Johannesburg - Only three mines in Zimbabwe are yet to table plans on how they will comply with the country’s 51% indigenisation programme, according to Saviour Kasukuwere, the firebrand youth development, indigenisation and empowerment minister.
Zanu-PF hawks, using the indigenisation programme as an anchor for the party’s election campaign for next year’s polls, have hailed the disclosure as an indication of the “success” of the country’s empowerment programme.
Metallon Gold, Falgold and Duration Gold are the remaining mines that are yet to submit their indigenisation plans.
Officials at the mining houses indicated this week that they were finalising and putting final touches to their indigenisation proposals set to be tabled to Kasukuwere “very soon”.
At Metallon Gold, one of the country’s largest gold producers, officials who requested anonymity indicated that the company was proposing to give 10% of shares to its 3 700 employees.
Mining consultant firm SRK values the Metallon Gold shares at $323m (R2.8bn). Zimbabwe’s 51% indigenisation programme kicked off in earnest at the end of last year.
Mining companies have endured the same threats and ultimatums issued to the country’s largest platinum mine, Zimplats, a subsidiary of South Africa’s Impala Platinum Holdings [JSE:IMP]. Other mining companies such as Rio Tinto, Anglo Platinum [JSE:AMS], Unki mine, Caledonia and Mimosa mine followed suit and tabled their indigenisation proposals that were similar to Zimplats’ indigenisation package.
Zimplats immediately ceded a 10% stake to locals and $10m to locals under the community share ownership scheme earlier this year, although details of how the remainder of the shares would be disposed remains unclear.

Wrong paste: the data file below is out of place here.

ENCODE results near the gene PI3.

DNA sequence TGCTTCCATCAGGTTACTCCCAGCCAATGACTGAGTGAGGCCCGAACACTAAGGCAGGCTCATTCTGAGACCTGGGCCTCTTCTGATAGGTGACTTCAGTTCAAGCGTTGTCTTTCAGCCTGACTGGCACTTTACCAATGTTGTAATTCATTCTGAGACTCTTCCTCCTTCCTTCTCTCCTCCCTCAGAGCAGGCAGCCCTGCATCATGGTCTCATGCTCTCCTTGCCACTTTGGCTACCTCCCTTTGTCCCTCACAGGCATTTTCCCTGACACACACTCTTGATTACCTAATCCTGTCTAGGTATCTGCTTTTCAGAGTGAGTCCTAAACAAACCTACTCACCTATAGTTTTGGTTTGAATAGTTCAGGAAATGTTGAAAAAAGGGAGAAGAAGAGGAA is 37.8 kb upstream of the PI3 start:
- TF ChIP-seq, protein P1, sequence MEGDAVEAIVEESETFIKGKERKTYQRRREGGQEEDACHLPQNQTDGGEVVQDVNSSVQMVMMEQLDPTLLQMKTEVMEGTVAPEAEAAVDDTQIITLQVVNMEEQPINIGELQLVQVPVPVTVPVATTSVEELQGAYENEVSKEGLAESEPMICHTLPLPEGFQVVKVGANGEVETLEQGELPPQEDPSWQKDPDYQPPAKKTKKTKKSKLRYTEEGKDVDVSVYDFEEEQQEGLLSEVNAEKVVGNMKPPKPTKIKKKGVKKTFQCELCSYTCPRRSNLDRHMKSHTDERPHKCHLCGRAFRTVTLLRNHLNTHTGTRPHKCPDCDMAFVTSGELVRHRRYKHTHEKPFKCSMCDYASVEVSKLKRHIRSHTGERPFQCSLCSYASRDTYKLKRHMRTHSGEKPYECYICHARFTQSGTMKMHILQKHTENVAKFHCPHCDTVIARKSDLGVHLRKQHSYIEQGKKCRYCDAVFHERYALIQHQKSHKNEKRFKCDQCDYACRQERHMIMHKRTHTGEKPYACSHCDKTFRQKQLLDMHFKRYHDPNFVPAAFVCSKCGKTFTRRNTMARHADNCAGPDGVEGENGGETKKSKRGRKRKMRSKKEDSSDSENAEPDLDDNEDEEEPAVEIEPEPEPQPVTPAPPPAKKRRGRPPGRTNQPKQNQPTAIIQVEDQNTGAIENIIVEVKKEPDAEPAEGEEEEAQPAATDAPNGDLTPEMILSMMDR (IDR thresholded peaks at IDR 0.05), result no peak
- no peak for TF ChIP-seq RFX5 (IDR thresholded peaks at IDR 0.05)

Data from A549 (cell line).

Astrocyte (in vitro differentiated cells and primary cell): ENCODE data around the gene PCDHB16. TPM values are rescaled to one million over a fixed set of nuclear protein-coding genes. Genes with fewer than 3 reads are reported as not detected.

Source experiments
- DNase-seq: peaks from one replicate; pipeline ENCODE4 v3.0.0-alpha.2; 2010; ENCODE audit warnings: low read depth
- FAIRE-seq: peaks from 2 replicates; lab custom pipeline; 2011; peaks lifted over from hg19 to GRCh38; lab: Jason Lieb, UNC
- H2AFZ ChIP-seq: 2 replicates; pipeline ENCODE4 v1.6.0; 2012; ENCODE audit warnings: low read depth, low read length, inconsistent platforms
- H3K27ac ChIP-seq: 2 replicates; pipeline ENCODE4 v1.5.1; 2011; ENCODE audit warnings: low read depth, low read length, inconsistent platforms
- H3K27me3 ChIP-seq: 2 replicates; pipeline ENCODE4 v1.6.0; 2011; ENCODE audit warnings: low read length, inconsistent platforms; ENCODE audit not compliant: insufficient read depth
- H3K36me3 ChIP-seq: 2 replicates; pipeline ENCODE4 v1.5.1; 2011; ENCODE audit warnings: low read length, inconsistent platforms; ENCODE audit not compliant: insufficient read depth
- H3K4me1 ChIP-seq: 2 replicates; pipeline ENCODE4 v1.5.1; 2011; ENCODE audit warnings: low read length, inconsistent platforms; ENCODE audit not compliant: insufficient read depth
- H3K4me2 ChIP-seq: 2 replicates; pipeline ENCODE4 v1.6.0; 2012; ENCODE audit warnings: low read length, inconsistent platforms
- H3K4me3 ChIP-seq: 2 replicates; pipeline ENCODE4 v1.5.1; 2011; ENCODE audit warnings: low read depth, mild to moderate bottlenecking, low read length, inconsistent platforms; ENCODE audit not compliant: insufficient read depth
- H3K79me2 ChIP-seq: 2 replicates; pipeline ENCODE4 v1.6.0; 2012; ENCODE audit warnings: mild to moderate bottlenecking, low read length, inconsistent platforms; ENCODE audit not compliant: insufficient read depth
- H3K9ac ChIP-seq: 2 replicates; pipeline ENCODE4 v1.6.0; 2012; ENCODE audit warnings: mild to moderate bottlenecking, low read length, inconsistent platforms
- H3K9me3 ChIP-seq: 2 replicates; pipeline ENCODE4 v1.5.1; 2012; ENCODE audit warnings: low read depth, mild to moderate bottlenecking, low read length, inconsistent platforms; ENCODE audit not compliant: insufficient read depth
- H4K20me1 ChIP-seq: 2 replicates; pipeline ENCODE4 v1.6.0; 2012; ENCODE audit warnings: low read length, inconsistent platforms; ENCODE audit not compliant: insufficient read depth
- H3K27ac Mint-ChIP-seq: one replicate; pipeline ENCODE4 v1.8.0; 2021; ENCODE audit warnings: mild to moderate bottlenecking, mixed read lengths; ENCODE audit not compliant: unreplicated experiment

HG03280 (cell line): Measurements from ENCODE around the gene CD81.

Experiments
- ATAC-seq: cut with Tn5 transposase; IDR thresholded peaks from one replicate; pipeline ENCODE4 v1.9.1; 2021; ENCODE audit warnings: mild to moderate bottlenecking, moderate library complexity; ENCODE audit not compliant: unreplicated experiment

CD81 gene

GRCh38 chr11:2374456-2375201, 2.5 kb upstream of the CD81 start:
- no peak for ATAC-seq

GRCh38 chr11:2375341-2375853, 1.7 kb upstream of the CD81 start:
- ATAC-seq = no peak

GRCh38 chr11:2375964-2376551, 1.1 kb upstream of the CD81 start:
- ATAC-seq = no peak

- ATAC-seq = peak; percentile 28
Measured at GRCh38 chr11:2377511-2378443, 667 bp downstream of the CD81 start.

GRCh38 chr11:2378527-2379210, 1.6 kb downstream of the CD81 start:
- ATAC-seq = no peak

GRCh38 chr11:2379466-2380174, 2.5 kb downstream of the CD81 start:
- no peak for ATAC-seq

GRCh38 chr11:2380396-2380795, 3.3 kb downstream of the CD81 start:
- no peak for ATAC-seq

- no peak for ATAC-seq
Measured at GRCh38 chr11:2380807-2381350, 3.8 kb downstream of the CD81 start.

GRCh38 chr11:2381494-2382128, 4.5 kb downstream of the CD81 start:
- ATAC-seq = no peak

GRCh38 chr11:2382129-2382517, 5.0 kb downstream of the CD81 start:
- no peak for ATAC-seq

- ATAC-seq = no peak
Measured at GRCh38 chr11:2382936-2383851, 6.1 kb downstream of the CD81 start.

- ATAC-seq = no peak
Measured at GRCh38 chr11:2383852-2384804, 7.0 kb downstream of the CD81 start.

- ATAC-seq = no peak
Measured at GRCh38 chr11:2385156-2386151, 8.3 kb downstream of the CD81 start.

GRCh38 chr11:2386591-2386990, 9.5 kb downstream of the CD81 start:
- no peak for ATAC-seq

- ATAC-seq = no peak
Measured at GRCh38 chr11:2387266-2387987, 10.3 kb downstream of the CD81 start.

Zimplats is demanding compensation from the government for its shares, estimated to be worth more than $600m, but the cash-strapped unity government is unlikely to meet that demand.
Economics Professor Tony Hawkins from the University of Zimbabwe said it was not surprising that other mining companies had followed Zimplats’ lead. “It’s (Zimplats), the biggest mining company, and it was natural that everyone else would coalesce around it and draw clues for their indigenisation plans from there.”
Economist Eric Bloch from H&E consultancy cautioned that it was too soon for the country to claim it had scored any success from the indigenisation programme.
“It doesn’t happen overnight. It takes years for the indigenisation programme to translate into economic growth for the country,” said Bloch.
On Thursday, Kasukuwere ratcheted up the indigenisation drive further in Hwange, where he acquired shares from several mines: Hwange Colliery, Bubi mine, Makome mine, Hwange Coal and Gas and Mutapa Resources.
President Robert Mugabe officiated at the handover ceremony for the shares, and Mines and Mining Development Minister Obert Mpofu hailed the spread of the indigenisation programme.
“Meaningful development is coming to the region for the first time in the history of mining, due to policies put in place by the government through the leadership of President Mugabe,” he said.
“We also believe that those lyingabout indigenisation will eat their words when they start to witness real direct empowerment.”
The International Monetary Fund (IMF), however, in its latest outlook on Zimbabwe has maintained a conservative stance on the empowerment drive that has unnerved foreign investors at a time when the country is ironically trying to woo investors.
“Directors underscored that improving the business climate is necessary to strengthen competitiveness, build investor confidence and boost the growth potential. In particular, they stressed the importance of ensuring that the indigenisation and empowerment policies are implemented in accordance with transparent rules and preserving property rights,” reads a part of the IMF report.
Kasukuwere brushed off the IMF’s concerns around the empowerment programme: “The struggle for freedom can only become sweet if we become economically independent. It is long overdue.”